The Philippine coast guard says Chinese coast guard ships have maneuvered dangerously close to its ships at least four times near a disputed shoal over the past year, in moves that increased the risk of collision and violated international safety regulations
Chinese coast guard ships maneuvered dangerously close to Philippine coast guard ships at least four times near a disputed shoal over the past year, in moves that increased the risk of collision and violated international safety regulations, the Philippine coast guard said Sunday.
It was not immediately clear if the Philippine government has formally protested the aggressive actions by the Chinese coast guard ships, but Manila’s coast guard said the incidents would not deter it from deploying patrol ships at the Scarborough Shoal and in other areas within the country’s internationally recognized exclusive economic zone.
The incidents were reported to the Department of Foreign Affairs in Manila and an inter-agency body on the disputed South China Sea “to address this issue through rules-based and peaceful approaches,” Philippine coast guard chief Admiral Artemio Abu said in a statement.
Earlier this month, a Chinese coast guard ship maneuvered just 21 yards (63 feet) from a Philippine coast guard patrol vessel and restricted its maneuvering space in the vicinity of Scarborough, the Philippine coast guard said, adding that the Chinese ship’s action was “a clear violation” of a 1972 international safety regulation that aims to prevent sea collisions.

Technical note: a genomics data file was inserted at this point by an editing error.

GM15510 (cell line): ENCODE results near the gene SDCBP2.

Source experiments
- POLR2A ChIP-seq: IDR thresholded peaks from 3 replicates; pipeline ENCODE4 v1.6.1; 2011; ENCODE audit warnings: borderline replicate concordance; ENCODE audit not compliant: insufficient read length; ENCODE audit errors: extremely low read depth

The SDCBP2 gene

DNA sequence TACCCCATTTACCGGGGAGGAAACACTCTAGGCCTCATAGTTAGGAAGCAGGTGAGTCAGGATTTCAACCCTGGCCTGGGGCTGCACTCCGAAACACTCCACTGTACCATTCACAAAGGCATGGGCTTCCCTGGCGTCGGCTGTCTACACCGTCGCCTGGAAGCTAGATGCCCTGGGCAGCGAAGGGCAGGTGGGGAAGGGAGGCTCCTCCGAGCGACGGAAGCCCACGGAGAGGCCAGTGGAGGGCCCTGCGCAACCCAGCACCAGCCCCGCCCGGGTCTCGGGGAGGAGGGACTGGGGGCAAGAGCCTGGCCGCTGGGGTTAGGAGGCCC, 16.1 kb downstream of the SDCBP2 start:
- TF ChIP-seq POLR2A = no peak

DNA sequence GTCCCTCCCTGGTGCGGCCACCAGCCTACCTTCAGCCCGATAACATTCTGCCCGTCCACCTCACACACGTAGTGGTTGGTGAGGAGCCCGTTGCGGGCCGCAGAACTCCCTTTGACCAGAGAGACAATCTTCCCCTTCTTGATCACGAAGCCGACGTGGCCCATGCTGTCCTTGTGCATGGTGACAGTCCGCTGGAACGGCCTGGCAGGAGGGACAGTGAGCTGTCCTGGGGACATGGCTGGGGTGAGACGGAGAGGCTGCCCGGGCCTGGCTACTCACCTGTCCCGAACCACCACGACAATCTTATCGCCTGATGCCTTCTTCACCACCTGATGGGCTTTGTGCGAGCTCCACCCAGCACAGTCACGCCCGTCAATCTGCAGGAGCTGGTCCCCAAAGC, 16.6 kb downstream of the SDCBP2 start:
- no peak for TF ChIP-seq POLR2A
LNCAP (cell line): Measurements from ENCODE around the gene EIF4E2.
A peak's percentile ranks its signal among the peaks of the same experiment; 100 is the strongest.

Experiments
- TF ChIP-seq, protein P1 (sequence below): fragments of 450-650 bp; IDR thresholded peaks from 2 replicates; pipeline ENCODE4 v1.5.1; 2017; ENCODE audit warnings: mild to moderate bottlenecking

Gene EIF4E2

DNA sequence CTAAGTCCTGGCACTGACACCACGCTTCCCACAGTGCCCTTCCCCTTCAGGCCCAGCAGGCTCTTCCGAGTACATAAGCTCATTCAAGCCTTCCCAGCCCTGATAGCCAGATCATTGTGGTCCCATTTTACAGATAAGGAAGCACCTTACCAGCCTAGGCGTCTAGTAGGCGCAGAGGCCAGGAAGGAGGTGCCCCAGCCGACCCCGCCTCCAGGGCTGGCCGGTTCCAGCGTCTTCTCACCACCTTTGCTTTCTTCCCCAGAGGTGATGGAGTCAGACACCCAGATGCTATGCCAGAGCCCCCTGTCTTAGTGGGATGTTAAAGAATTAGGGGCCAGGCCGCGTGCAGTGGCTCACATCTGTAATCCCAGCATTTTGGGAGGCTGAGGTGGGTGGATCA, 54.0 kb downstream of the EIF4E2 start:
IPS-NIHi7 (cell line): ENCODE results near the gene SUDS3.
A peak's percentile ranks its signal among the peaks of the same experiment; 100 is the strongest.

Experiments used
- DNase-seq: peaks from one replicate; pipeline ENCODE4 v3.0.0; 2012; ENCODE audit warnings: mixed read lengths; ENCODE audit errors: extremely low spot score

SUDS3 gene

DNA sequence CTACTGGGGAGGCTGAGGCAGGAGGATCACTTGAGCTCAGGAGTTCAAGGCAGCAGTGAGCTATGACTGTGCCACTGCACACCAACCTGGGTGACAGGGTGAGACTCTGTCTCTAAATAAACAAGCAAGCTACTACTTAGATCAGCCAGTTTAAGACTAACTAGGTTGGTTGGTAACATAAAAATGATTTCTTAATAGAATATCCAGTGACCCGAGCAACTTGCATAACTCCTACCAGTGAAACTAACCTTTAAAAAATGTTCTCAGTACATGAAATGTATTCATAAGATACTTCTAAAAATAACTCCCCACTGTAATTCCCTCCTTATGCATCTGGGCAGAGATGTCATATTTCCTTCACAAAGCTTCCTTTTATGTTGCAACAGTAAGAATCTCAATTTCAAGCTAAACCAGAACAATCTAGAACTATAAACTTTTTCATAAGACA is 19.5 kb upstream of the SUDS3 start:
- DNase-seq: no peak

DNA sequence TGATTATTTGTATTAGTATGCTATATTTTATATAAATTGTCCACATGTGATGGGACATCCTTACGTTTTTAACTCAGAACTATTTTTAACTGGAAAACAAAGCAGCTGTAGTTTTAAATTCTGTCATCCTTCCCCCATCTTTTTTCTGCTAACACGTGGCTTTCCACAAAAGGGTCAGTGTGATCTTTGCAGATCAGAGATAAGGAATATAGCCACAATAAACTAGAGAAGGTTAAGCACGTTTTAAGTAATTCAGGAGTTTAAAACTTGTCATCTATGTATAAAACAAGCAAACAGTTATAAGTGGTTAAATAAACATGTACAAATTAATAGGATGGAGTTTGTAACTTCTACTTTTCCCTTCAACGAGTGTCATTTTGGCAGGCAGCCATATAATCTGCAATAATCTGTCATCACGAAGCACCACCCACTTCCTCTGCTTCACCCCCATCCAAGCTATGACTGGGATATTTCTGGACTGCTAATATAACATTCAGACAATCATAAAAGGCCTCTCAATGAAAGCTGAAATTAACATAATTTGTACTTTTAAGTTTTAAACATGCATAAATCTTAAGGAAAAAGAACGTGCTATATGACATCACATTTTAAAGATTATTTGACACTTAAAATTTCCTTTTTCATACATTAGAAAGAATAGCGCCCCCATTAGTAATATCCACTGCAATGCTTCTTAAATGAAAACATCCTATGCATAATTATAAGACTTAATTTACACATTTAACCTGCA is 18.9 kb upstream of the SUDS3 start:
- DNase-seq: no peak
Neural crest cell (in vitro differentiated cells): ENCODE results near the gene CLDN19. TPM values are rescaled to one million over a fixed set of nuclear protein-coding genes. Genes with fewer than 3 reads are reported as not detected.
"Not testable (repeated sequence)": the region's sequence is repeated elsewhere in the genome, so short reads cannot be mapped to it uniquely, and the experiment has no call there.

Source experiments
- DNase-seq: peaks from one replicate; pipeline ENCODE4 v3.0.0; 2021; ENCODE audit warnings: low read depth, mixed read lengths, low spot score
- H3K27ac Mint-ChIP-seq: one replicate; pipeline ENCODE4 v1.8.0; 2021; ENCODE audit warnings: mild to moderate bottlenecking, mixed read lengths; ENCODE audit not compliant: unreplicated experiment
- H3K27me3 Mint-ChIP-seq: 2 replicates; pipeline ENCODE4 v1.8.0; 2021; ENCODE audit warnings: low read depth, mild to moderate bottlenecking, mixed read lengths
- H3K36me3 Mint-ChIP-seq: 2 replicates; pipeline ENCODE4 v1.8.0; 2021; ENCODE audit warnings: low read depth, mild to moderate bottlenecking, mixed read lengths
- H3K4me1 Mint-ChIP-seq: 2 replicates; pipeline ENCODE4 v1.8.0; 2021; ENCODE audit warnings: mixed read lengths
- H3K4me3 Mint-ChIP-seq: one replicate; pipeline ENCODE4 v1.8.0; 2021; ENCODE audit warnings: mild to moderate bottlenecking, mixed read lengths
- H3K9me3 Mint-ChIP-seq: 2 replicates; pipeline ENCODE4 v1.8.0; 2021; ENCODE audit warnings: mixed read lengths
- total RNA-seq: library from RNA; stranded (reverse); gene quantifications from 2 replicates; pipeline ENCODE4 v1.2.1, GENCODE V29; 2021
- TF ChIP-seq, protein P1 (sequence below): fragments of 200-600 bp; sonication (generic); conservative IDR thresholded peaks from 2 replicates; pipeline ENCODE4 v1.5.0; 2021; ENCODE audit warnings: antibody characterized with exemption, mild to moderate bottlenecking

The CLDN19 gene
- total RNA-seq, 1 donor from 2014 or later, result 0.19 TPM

In June last year, two Chinese coast guard ships on two successive days moved dangerously close to two Philippine coast guard ships, which were participating in a maritime exercise off Scarborough. A month before, a Chinese coast guard ship moved close to a Philippine Bureau of Fisheries vessel manned by coast guard personnel also near Scarborough, according to the coast guard.
There was no immediate comment from the Chinese Embassy in Manila.
China seized Scarborough, a rich fishing area about 200 kilometers (120 miles) off the northwestern coast of the Philippines and 600 kilometers (370 miles) southeast of China, after a tense sea standoff in 2012. Chinese coast guards ships then surrounded the shoal and restricted the access of Filipino fishermen to it.
That prompted the Philippines to bring its disputes with China to international arbitration the following year. In 2016, a U.N.-backed arbitration tribunal invalidated China’s claims to virtually the entire South China Sea and said China has violated the rights of Filipinos to fish at Scarborough.
China dismissed the ruling as a sham and continues to defy it but allowed Filipino fishermen to return to the shoal under Philippine President Rodrigo Duterte, who nurtured closer ties with Beijing after taking office in 2016. Despite cozier relations, however, sporadic territorial spats have persisted between the Asian countries.
Vietnam, Malaysia, Taiwan and Brunei also lay claims to the busy waterway through which an estimated $5 trillion in global trade passes each year.
The U.S. military has accused China of bullying smaller claimant countries like the Philippines and has deployed Navy ships and aircraft to promote freedom of navigation and overflight in the disputed region. China has warned Washington to stay away and accused it of meddling in what it says is a purely Asian dispute.
“We are fully aware of dangerous situations at sea, but these will not stop our deployment of assets and personnel” to serve Filipino fishermen at sea, Abu said. “As long as they feel safe seeing us during their fishing operations, we know that we are doing our job well.”